Seed dormancy in tall fescue (Festuca arundinacea Shreb.) : acquisition, effect on metabolic processes and relief by temperature and growth regulators Public Deposited

http://ir.library.oregonstate.edu/concern/graduate_thesis_or_dissertations/1z40kx21n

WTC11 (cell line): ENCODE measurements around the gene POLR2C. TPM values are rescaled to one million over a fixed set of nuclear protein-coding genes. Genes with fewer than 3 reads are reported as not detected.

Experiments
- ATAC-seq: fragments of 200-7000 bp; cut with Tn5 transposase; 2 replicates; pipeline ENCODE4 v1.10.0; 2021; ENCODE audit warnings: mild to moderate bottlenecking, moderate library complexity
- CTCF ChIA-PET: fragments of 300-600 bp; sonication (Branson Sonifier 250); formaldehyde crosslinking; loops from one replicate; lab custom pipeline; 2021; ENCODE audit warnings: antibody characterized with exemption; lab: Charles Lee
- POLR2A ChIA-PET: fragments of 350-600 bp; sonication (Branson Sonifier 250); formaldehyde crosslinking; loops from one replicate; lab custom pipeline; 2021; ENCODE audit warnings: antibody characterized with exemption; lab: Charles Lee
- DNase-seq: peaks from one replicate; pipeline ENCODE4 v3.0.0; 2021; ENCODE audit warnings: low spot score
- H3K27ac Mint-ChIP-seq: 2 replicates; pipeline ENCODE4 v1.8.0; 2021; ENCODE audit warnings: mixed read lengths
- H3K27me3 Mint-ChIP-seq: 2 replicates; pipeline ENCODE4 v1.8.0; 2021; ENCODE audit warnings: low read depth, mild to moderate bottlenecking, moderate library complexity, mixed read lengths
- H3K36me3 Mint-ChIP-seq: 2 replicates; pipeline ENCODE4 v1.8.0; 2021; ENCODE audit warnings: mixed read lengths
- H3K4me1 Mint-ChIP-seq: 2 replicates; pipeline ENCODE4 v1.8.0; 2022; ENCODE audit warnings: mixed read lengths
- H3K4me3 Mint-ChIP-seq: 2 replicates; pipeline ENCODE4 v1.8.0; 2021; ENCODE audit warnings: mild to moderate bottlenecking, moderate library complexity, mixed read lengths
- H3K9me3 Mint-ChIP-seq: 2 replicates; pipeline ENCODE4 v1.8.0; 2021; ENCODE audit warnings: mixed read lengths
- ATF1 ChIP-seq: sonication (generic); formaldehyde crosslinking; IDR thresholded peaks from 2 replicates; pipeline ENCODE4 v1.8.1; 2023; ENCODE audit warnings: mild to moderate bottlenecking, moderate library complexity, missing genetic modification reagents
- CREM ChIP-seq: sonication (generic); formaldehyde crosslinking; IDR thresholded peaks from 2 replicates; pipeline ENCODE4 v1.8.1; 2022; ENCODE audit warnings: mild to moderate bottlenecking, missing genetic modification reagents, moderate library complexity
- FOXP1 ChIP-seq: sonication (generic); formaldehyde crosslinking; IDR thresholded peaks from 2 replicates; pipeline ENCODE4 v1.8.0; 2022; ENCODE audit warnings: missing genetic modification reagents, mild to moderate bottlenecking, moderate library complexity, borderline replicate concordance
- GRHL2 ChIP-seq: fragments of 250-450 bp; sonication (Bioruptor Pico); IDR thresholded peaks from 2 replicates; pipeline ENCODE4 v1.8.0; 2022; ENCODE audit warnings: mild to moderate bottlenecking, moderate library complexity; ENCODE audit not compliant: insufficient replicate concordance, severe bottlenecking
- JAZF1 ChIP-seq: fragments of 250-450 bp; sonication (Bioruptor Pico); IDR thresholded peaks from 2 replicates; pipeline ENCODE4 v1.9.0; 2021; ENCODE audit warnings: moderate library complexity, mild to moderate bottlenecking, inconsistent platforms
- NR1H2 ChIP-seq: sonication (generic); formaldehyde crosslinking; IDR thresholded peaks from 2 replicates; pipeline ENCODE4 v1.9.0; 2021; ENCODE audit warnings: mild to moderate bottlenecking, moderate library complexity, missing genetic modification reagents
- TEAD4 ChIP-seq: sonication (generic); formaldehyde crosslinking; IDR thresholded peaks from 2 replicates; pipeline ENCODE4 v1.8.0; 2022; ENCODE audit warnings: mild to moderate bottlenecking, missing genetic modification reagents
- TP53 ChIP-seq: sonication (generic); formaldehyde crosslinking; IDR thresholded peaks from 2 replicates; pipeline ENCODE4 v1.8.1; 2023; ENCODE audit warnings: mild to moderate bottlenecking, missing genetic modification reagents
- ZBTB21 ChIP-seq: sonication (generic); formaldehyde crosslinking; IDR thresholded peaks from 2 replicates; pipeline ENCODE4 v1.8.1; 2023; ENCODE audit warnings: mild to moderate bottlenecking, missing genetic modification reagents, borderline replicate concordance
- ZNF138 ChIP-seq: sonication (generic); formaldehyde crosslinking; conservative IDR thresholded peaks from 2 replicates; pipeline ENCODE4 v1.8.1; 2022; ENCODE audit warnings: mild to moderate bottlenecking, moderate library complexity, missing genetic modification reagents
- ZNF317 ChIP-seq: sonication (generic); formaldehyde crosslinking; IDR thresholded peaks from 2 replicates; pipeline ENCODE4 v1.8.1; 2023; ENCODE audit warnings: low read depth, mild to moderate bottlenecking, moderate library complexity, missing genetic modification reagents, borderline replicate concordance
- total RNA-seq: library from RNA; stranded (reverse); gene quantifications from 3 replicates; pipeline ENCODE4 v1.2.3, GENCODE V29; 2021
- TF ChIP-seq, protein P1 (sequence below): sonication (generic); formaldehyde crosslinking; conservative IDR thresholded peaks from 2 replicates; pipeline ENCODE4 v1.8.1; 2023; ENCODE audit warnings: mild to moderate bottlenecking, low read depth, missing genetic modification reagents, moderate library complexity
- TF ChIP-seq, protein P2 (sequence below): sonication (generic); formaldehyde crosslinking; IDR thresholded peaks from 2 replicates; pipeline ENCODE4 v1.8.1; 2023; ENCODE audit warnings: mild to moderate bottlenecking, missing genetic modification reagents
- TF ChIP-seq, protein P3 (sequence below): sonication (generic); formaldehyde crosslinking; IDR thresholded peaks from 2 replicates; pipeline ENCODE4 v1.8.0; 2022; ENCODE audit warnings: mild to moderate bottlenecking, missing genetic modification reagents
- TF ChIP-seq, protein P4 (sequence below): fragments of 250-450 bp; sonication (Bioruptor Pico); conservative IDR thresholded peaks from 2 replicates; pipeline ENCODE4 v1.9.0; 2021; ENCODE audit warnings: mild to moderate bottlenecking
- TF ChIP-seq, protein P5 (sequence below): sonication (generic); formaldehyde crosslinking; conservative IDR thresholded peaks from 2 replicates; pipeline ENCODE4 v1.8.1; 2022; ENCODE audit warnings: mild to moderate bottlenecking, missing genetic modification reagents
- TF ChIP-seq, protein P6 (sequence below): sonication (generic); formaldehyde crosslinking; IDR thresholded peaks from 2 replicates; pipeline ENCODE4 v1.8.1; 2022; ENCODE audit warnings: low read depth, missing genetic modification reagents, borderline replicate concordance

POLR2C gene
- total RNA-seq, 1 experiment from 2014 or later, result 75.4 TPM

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  • Dormancy in seed of Festuca arundinacea Shreb. was studied. The acquisition of dormancy during seed maturation was examined and the effect on dormancy relief by chemical and physical treatments was determined. The implication of endogenous growth inhibitors in dormancy imposition and maintenance was assessed. Germination responses to temperature and growth regulator treatments were evaluated in both dormant and non-dormant seed. Comparisons of respiration, protein synthesis and nett ATP production were made between imbibed dormant and non-dormant seed. Seed developed at 15°C showed more dormancy than those developed at 26.6°C when germinated at 15°C or 26.6°C at any stage of seed growth. However, dormancy was not expressed until the seed was almost mature. Germination response at 26.6°C was established as the dormancy criterion. Dormancy in seed stored at two relative humidity levels (ambient, and with desiccant) at each of three temperatures, -10, 5 and 23°C was most affected by storage at normal room temperature (23°C) and ambient relative humidity. A significant response in dormancy relief was noted after 8 weeks, whereas dormancy status in the other treatments was almost unchanged even after 62 weeks storage. Imbibition of dormant seed at 26.6°C with KNO₃ and thiourea had little effect on dormancy status. Prechilling imbibed seed completely relieved dormancy when germinated at 15 -25°C. High oxygen tensions during germination or imbibition with solutions of sodium azide or 2,4-dinitrophenol failed to relieve dormancy. Removal of the lemma and palea from dormant seed allowed some germination while the presence of these appendages caused reduction in non-dormant seed germination. Leaching of dormant seed with water resulted in little change of dormancy status. Acidic fractions of ether extracts of both dormant and non- dormant seed were inhibitory to germination of non-dormant seed. Separation of extract components by thin-layer chromatography using basic solvent systems revealed the presence of several inhibitory substances. Co-chromatography with abscisic acid indicated the presence of a component at the same Rf value in non-dormant seed extract but not in the extract of dormant seed. Extracts prepared from glumes of dormant and non-dormant seed contained only two prominent components, neither of which could be associated with free abscisic acid. Pretreatment at 1, 5 and 10°C relieved dormancy in imbibed seed after 12 to 24 days treatment. A 15°C temperature was less effective and 20°C had no effect. Constant temperatures were most favourable for germination of non-dormant seed with 13 to 33°C being the germination range and 20 to 25°C the optimum. Alternation of a two-way thermogradient on 20/4, 16/8 and 12/12 hour diurnal cycles resulted in a decrease in total germination as alternation amplitude decreased. Imbibition of dormant seed with solutions of gibberellic acid at concentration up to 500 μM had little effect on dormancy status. Failure to respond may have been partly due to lack of penetration into the seed. Kinetin, at concentrations up to 50 μM had no measurable effect on dormancy, either by itself, or in combination with gibberellic acid. Abscisic acid slowed germination of non-dormant seed at 100 μM and caused complete inhibition at 1000 μM. Gibberellic acid, even at 50 μM concentration relieved this inhibition. Kinetin had no effect. No differences were detected in water uptake into dormant and non-dormant seed over a 60 hour period. Respiration of imbibed dormant seed was shown to be initially higher than that of non-dormant seed. Nett ATP production up to 12 hours and ¹⁴C-leucine incorporation into soluble protein at 24 hours and into insoluble protein at 36 hours were higher for dormant seed. No differences were found between dormant and non-dormant seed in labelling of insoluble proteins at 24 hours or soluble proteins at 36 hours.
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